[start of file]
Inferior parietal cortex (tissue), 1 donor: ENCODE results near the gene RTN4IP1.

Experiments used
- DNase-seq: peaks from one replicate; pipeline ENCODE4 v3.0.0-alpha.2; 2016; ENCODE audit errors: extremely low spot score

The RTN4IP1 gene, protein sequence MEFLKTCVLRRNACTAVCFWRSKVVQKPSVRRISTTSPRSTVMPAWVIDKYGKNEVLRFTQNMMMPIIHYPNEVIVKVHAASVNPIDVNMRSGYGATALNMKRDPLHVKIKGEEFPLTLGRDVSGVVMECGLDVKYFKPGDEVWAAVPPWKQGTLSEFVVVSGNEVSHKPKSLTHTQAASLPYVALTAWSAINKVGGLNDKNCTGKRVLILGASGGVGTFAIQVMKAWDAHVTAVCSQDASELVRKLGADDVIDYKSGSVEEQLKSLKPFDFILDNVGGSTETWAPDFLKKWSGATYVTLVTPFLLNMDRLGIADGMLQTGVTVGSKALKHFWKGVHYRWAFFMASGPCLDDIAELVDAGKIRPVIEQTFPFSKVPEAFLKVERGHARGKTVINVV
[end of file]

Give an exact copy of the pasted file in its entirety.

Inferior parietal cortex (tissue), 1 donor: ENCODE results near the gene RTN4IP1.

Experiments used
- DNase-seq: peaks from one replicate; pipeline ENCODE4 v3.0.0-alpha.2; 2016; ENCODE audit errors: extremely low spot score

The RTN4IP1 gene, protein sequence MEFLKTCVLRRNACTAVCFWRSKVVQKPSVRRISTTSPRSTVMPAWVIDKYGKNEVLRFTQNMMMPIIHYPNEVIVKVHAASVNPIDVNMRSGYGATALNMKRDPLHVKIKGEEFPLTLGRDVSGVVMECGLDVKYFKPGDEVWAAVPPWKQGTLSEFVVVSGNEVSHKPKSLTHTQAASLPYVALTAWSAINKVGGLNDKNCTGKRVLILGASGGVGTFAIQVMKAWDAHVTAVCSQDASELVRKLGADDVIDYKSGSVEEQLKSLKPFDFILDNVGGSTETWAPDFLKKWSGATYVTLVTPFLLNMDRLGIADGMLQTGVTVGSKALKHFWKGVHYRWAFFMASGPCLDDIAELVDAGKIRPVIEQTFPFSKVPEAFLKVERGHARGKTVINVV